The Hoatzin (Opisthocomus hoazin) is a unique obligate folivorous bird with a well-developed foregut fermentation system. Its relative gut capacity is equivalent to 9% of the adult body mass (ca. 680 g). The large crop and lower esophagus represent 77% of the total gut capacity. The crop is folded into two interconnected chambers, and the lower esophagus is a multichambered organ. Both are unusually muscular with constrictions between chambers. The interior lining of the crop and esophagus has longitudinal ridges covered by cornified epithelium. The crop and esophagus are the main fermentation organs,with pH and volatile-fatty-acids levels equivalent to those found in mammals with foregut fermentation. The proventriculum and gizzard are much reduced in capacity. A combination of abrasion and microbial action effectively reduces particle size along the gut. A trial with markers made out of thin (0.6-mm) plastic film demonstrated that large particles (10 mm2)are retained longer than medium (4-mm2) or small (1-mm2) particles at the anterior fermentation sites. The extreme gut adaptations in the Hoatzin are more similar to those of small mammals with foregut fermentation than to any known bird. This suggests that a similar set of evolutionary constraints may affect the evolution of foregut fermentation in vertebrates.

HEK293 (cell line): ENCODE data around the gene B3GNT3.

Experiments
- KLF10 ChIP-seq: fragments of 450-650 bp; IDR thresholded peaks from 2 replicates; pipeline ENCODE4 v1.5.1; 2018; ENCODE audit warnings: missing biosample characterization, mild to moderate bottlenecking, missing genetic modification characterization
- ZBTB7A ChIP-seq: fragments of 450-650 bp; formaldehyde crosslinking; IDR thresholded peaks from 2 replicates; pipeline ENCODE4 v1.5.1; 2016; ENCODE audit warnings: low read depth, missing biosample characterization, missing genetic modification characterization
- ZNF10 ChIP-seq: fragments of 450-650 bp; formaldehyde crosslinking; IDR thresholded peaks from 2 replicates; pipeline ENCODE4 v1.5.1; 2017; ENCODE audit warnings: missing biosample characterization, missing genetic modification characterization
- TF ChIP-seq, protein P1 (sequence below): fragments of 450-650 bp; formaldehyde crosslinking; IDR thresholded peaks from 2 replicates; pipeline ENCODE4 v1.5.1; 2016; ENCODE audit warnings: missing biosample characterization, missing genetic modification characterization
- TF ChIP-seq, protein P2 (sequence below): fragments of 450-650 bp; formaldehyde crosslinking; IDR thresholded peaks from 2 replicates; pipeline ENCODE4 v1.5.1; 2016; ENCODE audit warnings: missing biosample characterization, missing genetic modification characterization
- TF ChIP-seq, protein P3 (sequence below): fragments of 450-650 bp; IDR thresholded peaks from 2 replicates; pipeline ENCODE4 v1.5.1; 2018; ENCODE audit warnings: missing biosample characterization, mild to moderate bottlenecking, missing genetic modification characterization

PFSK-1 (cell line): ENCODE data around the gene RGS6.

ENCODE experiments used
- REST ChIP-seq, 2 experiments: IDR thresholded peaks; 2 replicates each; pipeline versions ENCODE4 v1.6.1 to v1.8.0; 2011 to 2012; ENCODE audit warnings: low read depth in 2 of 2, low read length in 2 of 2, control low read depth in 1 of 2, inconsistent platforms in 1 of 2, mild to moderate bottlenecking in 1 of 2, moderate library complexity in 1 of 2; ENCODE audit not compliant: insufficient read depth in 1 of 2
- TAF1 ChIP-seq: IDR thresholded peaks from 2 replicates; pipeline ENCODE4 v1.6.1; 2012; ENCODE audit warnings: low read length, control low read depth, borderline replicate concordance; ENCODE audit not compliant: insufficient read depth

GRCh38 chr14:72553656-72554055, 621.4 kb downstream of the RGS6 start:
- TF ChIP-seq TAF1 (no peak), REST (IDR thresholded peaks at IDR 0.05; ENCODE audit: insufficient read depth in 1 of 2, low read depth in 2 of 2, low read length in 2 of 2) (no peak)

All Science Journal Classification (ASJC) codes
- Ecology, Evolution, Behavior and Systematics
- Animal Science and Zoology